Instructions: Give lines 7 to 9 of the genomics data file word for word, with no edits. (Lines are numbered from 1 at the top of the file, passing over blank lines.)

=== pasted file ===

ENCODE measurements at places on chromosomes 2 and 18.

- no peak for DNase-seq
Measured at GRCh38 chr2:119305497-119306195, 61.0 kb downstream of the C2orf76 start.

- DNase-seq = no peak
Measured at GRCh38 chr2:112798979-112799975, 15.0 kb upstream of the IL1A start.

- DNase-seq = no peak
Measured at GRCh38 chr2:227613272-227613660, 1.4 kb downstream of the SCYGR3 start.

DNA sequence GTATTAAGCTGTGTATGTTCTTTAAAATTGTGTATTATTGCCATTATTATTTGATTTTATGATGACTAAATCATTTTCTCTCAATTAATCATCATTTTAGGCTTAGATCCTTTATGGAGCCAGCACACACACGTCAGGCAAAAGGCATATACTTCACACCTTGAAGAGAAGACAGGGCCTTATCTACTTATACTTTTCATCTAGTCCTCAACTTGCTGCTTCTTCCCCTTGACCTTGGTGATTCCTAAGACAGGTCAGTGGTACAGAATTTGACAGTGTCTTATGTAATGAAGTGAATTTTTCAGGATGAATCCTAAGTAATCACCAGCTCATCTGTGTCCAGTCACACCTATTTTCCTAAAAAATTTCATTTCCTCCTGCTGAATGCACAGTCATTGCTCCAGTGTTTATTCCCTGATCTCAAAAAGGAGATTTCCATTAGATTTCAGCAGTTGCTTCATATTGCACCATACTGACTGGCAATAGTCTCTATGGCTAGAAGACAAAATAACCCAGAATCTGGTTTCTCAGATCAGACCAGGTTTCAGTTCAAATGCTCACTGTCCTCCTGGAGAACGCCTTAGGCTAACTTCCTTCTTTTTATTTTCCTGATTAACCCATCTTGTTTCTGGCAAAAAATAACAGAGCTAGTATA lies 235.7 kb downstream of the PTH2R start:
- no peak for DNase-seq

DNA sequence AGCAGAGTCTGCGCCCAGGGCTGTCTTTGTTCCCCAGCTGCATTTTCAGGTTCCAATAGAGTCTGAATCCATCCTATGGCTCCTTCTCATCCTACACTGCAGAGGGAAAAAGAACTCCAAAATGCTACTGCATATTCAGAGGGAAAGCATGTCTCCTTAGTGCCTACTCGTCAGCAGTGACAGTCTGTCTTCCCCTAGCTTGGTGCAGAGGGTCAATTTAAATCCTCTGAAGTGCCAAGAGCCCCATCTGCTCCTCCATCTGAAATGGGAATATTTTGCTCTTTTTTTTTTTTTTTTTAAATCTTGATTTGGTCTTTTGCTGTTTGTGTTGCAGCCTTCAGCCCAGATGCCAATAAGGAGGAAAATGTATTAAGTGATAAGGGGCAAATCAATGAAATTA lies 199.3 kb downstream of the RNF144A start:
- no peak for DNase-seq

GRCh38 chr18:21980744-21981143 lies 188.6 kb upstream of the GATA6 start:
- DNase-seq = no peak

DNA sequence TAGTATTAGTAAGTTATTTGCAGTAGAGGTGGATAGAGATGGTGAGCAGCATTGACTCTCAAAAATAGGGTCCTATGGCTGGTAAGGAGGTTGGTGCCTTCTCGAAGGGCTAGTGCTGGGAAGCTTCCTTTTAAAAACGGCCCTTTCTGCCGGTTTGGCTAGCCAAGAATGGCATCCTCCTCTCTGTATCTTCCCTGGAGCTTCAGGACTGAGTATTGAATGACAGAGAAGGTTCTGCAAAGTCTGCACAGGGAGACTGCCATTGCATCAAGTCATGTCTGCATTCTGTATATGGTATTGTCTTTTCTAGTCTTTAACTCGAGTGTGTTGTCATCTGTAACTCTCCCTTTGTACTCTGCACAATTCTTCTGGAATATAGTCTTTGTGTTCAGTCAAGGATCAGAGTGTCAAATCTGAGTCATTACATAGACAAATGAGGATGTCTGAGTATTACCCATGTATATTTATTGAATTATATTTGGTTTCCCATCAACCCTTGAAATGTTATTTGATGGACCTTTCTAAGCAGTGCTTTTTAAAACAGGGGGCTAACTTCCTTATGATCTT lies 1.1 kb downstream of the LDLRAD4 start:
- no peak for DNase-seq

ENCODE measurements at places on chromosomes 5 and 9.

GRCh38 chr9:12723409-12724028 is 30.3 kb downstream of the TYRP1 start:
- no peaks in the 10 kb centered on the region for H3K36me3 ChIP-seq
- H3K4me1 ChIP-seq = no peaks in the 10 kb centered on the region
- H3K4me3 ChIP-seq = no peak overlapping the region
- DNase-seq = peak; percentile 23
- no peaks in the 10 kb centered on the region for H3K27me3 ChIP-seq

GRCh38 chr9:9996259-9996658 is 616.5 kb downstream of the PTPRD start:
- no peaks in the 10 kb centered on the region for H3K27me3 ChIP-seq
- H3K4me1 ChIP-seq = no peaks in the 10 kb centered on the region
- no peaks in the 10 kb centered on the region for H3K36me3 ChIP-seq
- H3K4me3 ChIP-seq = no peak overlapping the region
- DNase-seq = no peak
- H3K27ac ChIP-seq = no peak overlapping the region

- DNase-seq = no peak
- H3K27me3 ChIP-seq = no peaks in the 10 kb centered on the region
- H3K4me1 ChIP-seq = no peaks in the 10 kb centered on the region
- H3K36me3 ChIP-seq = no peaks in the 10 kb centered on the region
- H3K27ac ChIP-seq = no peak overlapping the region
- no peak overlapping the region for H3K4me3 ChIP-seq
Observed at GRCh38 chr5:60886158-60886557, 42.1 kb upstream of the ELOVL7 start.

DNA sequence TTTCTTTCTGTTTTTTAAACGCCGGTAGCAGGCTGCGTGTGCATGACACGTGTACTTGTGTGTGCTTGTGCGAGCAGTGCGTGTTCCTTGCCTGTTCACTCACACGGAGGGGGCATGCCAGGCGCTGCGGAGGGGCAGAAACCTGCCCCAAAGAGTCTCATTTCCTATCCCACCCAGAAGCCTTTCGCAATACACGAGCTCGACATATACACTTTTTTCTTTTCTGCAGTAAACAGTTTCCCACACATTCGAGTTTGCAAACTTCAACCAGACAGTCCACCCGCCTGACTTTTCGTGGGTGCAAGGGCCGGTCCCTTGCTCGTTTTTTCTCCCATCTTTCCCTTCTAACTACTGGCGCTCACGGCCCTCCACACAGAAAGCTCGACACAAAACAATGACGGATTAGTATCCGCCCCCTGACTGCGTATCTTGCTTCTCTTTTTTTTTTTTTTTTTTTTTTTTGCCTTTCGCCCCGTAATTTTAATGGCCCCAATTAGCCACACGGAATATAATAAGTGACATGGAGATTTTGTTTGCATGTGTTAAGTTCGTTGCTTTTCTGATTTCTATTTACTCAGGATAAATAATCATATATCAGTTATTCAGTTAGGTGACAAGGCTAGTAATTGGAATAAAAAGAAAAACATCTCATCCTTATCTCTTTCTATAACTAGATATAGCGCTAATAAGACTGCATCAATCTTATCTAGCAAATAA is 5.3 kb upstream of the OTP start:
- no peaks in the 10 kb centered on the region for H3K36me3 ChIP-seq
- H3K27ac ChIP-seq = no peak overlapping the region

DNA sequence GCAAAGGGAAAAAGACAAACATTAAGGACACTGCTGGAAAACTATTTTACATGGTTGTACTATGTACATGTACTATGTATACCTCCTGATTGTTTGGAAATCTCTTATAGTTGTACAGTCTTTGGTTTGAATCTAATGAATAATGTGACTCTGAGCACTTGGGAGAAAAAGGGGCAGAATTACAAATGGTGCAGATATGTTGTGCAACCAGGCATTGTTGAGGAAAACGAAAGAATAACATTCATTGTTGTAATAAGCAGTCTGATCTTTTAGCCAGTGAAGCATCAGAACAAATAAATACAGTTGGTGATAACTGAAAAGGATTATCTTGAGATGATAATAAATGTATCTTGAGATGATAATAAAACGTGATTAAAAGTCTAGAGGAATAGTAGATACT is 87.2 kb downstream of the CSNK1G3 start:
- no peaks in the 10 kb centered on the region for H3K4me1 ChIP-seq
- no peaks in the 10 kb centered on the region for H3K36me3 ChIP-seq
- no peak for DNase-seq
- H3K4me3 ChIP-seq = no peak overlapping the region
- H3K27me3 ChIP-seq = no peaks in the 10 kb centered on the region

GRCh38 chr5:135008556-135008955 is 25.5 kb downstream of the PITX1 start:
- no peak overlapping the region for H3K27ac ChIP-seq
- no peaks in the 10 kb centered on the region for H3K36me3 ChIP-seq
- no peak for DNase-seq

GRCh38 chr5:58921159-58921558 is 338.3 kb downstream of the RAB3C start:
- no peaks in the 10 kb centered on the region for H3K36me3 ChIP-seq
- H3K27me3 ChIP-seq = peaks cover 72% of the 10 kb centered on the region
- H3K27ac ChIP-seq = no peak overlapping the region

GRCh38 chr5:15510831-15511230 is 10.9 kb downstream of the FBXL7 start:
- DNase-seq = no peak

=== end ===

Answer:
Measured at GRCh38 chr2:227613272-227613660, 1.4 kb downstream of the SCYGR3 start.

DNA sequence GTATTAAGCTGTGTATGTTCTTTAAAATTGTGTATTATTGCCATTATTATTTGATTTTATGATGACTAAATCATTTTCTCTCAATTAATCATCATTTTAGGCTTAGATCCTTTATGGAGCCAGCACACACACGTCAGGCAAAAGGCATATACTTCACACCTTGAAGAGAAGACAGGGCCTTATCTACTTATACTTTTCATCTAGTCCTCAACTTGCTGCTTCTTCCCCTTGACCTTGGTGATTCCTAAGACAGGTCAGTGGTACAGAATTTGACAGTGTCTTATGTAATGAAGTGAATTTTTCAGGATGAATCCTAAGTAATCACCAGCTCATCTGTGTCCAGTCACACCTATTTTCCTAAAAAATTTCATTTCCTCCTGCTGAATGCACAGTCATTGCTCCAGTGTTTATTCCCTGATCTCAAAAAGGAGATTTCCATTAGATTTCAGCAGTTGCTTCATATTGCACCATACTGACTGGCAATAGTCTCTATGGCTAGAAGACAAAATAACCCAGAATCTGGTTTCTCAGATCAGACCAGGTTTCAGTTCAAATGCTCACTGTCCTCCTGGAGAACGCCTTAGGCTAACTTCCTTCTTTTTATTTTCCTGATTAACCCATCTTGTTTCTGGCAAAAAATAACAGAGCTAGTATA lies 235.7 kb downstream of the PTH2R start:
- no peak for DNase-seq